Read our review of Irie Zulu here or pick up a copy of the January issue on newsstands.
You’ve said you “never had a plan” to create a spice business, let alone a restaurant. Where does the ambition come from?
I cook from the heart and have a passion for my country. I won’t deny that it’s challenging as a chef. [But] I’m not going to cook here what people can have everywhere else. I make things as I go. I did not want this to be mass-produced!
How did you choose the name?
“Irie” is Jamaican for “cool” and “connected to nature.” And “Zulu” is an iconic tribe in Africa. I wanted buzz words connected to my brand. If you look at my logo, it’s like a combination of Shaka Zulu and Bob Marley.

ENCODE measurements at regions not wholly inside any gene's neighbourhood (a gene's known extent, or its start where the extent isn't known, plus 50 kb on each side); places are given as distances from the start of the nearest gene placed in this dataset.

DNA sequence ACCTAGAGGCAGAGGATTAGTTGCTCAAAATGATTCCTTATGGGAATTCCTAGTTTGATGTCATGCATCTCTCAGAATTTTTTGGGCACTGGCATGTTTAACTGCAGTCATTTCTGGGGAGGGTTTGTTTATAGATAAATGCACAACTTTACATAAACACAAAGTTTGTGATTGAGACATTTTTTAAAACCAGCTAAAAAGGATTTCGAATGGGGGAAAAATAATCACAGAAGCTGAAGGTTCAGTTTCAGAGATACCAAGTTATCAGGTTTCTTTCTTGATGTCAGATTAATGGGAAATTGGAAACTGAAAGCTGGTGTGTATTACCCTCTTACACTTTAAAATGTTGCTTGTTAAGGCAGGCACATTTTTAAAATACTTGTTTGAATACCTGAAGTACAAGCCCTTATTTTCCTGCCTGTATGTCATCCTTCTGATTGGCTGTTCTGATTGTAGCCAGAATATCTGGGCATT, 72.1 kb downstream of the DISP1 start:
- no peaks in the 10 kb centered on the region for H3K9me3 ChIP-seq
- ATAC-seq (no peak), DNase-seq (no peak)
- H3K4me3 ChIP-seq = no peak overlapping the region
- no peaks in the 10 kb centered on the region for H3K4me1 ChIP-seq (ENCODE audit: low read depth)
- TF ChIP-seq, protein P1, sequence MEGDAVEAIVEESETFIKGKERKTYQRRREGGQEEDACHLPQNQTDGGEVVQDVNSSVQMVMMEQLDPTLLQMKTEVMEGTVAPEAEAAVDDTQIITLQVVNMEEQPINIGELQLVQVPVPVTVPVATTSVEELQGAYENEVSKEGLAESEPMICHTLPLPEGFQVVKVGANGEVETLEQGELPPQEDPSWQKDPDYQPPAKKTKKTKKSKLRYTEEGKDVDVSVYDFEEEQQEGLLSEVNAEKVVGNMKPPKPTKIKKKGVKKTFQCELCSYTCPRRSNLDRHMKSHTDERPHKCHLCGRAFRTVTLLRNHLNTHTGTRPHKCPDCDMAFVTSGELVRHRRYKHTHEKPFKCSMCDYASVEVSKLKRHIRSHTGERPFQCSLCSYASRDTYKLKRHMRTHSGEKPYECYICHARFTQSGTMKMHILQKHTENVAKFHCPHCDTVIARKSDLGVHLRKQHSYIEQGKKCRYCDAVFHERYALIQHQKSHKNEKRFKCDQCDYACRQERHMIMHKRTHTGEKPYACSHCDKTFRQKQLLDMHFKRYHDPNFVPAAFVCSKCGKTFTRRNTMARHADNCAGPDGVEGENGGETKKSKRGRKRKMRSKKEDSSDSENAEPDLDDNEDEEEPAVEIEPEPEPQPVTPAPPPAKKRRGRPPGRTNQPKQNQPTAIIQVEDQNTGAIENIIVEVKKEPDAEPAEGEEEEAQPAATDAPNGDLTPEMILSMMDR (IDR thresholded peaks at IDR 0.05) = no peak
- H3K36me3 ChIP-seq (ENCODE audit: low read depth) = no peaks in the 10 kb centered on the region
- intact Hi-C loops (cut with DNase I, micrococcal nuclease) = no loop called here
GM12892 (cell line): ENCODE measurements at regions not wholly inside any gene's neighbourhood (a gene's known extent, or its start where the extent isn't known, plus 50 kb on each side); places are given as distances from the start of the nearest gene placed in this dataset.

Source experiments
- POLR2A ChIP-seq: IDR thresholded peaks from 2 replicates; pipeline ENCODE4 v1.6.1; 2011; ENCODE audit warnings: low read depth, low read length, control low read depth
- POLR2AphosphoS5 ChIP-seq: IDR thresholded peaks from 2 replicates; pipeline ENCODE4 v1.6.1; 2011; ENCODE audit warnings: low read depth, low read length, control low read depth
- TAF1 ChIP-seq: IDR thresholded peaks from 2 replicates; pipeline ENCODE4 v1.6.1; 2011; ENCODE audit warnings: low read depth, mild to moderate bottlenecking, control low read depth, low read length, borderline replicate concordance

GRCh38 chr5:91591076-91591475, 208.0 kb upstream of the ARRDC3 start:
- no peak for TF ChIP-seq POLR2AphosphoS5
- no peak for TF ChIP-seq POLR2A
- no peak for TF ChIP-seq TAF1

What are your goals for Irie Zulu?
The next generation is an African “deli” [which will occupy the glass cases next to the bar]. I want to do salads infused with my spices – black-eyed pea salad, corn salad. In spring, we’ll do a custard made with millet, and little snacks. But I don’t want to get away from what got me started – my product line.
Which spices are essential and staples in your pantry?
Allspice is No. 1. Nutmeg, garlic, Scotch bonnet pepper. And I grind all of my seasonings.
Are there dishes you consider essential to the cuisines you’re featuring?
Absolutely. Peanut stew, both chicken and vegetarian. Whole fish served with tomato-onion relish. Oxtail stew from Jamaica. There are so many.